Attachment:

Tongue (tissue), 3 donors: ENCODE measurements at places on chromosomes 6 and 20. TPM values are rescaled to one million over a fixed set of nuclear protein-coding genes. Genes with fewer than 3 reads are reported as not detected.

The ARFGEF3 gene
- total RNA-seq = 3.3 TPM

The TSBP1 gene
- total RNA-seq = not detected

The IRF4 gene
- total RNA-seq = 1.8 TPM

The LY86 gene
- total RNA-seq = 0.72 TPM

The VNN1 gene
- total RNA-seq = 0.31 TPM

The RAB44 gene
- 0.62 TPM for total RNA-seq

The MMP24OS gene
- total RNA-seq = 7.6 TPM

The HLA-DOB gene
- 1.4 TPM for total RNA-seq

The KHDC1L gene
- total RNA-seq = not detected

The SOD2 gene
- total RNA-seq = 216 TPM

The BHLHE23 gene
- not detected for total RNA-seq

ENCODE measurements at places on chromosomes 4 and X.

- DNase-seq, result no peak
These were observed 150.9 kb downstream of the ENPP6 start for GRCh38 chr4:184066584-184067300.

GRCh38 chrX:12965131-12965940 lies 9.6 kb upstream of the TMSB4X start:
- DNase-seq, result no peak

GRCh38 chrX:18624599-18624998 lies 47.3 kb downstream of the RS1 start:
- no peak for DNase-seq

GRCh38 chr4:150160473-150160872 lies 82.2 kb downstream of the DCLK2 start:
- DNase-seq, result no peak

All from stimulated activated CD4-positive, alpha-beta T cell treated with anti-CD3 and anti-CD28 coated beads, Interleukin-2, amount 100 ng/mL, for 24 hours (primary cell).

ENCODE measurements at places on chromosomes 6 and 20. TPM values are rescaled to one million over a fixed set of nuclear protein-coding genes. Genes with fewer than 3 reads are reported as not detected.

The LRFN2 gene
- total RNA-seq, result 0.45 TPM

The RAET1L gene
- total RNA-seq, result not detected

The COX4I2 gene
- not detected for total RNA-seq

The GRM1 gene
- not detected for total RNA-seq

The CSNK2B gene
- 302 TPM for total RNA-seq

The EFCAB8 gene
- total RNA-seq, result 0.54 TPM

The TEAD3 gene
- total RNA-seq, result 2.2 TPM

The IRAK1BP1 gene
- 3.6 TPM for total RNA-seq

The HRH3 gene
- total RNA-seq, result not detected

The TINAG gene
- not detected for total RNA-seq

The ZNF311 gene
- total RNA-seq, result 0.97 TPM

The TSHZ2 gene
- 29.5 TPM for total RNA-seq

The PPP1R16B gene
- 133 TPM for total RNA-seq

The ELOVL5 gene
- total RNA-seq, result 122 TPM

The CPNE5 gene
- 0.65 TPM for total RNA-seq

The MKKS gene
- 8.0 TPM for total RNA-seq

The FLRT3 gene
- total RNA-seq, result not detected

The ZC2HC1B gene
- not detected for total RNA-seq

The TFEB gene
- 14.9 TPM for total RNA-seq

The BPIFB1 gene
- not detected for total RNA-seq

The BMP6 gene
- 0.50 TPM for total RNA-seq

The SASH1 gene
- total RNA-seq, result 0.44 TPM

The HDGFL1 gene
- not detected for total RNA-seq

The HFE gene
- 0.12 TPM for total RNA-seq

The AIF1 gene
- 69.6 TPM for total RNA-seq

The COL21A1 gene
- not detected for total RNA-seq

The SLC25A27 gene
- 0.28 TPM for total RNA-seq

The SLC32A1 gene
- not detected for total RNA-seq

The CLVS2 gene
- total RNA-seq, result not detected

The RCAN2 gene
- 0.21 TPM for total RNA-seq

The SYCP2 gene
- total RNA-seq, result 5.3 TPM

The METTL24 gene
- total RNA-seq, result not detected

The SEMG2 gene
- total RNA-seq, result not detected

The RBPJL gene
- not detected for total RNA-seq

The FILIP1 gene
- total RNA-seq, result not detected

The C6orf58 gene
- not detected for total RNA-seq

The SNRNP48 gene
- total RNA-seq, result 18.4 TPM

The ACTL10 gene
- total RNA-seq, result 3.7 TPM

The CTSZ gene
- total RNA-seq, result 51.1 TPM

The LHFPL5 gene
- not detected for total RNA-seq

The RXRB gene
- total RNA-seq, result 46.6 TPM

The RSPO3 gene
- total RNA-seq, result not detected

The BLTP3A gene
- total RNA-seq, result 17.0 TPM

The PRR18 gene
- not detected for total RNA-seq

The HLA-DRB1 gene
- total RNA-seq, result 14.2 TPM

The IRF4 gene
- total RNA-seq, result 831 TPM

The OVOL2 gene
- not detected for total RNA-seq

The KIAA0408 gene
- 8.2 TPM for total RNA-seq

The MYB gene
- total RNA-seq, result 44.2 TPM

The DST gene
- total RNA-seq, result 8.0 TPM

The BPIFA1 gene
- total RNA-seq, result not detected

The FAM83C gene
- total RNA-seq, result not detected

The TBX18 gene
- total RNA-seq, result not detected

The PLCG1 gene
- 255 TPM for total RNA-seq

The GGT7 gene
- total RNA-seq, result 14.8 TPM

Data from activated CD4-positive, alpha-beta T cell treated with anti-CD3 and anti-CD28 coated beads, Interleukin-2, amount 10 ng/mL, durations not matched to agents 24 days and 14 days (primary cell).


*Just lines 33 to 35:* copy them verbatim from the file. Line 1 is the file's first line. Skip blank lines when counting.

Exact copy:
All from stimulated activated CD4-positive, alpha-beta T cell treated with anti-CD3 and anti-CD28 coated beads, Interleukin-2, amount 100 ng/mL, for 24 hours (primary cell).

ENCODE measurements at places on chromosomes 6 and 20. TPM values are rescaled to one million over a fixed set of nuclear protein-coding genes. Genes with fewer than 3 reads are reported as not detected.

The LRFN2 gene